The Nobel Prize for Chemistry in 2019 was awarded to John Goodenough, Stanley Whittingham and Akira Yoshino "for the development of lithium-ion batteries." These rechargeable batteries are in our phones, and in our laptops. And they will be the batteries powering electric vehicles which we are being urged to use in place of ones fuelled by gasoline and diesel. Jane Chambers finds out how the element lithium has become so important in the world today. She lives in Chile, where lithium is called the country’s white gold, as it is the source of much of the world’s supply. Jane travels to the Atacama Desert and visits the SQM mine where lithium is evaporated out of huge brine lakes.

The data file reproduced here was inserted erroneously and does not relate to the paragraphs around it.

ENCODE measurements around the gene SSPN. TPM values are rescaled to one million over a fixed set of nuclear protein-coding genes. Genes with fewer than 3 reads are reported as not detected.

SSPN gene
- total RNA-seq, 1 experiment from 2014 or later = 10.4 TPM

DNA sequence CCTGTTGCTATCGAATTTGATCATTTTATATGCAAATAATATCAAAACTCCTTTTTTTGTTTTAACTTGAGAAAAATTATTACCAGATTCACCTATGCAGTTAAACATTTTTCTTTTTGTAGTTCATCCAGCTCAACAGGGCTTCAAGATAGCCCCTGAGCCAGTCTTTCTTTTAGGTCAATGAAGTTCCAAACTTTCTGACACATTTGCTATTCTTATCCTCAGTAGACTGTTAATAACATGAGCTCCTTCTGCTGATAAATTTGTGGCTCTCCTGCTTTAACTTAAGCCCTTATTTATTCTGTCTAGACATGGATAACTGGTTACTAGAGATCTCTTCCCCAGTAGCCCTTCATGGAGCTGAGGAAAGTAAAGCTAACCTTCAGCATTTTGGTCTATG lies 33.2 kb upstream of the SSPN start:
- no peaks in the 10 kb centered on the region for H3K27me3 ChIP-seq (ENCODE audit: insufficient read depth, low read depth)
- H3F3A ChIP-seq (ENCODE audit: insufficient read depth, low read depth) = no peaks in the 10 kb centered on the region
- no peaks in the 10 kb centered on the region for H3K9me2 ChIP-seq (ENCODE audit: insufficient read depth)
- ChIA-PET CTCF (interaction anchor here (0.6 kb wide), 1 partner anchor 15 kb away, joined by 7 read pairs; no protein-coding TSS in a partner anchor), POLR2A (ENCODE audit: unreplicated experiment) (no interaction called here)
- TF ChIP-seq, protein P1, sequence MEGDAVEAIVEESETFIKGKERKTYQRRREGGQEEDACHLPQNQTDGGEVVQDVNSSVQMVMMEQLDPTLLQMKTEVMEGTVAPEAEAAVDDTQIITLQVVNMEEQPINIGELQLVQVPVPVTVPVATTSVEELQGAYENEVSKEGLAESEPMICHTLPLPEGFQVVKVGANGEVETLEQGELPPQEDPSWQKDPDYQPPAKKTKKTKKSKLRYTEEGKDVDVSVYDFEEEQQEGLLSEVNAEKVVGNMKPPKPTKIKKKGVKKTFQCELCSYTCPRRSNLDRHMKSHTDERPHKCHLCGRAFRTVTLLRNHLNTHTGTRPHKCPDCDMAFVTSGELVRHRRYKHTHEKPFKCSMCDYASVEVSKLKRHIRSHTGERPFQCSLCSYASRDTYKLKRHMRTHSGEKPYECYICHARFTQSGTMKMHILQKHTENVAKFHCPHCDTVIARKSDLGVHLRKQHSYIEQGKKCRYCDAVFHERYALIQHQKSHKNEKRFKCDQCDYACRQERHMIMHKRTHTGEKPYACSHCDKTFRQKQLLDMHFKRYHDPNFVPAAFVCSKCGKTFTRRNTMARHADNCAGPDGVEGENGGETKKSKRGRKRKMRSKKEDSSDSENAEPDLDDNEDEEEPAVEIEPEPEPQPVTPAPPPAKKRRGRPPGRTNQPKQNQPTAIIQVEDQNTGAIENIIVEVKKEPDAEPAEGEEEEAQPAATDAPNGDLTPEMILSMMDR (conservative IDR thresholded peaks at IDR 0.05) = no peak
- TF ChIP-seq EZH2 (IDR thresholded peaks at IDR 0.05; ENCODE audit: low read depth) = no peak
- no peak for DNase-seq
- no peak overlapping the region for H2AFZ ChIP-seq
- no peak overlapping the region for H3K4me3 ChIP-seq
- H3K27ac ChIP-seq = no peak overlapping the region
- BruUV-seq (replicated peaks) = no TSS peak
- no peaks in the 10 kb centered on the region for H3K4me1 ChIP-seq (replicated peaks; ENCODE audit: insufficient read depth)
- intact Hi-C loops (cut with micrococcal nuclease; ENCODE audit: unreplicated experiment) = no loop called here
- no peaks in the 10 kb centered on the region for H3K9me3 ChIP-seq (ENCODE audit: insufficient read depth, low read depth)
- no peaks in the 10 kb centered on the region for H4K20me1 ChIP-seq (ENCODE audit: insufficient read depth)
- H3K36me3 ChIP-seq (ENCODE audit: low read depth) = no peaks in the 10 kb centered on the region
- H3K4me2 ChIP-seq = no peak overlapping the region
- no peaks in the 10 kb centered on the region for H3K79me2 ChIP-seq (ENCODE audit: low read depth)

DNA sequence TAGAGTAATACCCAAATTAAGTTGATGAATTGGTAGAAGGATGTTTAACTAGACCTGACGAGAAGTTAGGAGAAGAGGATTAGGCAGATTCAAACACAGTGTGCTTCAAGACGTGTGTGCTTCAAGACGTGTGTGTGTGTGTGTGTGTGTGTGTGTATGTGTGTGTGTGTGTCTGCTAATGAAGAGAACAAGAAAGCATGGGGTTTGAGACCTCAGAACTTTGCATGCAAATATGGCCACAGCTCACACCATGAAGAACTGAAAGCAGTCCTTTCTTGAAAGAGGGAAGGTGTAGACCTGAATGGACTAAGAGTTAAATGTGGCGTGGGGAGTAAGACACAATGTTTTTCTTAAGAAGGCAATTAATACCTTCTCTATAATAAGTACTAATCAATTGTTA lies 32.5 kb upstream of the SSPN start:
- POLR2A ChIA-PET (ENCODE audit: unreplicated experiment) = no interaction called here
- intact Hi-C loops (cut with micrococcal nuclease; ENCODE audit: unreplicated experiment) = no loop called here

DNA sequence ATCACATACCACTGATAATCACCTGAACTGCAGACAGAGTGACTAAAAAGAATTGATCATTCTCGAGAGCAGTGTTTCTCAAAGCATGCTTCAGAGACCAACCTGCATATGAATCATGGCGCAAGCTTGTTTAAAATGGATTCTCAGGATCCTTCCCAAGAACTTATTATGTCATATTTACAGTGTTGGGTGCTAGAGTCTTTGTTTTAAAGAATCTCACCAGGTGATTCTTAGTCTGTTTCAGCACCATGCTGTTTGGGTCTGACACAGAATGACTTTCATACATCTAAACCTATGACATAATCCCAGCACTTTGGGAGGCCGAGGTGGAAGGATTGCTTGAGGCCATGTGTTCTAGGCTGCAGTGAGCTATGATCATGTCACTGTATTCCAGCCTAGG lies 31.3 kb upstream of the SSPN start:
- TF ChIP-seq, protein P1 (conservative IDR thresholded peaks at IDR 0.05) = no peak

She talks to Professor Clare Grey of Cambridge University about her research into improving the efficiency of lithium ion batteries. And Dr Paul Anderson of Birmingham University explains what needs to be done for more lithium to be recycled.
Editor: Deborah Cohen
Picture: Lithium plant in Atacama Desert, Chile, Credit: SQM
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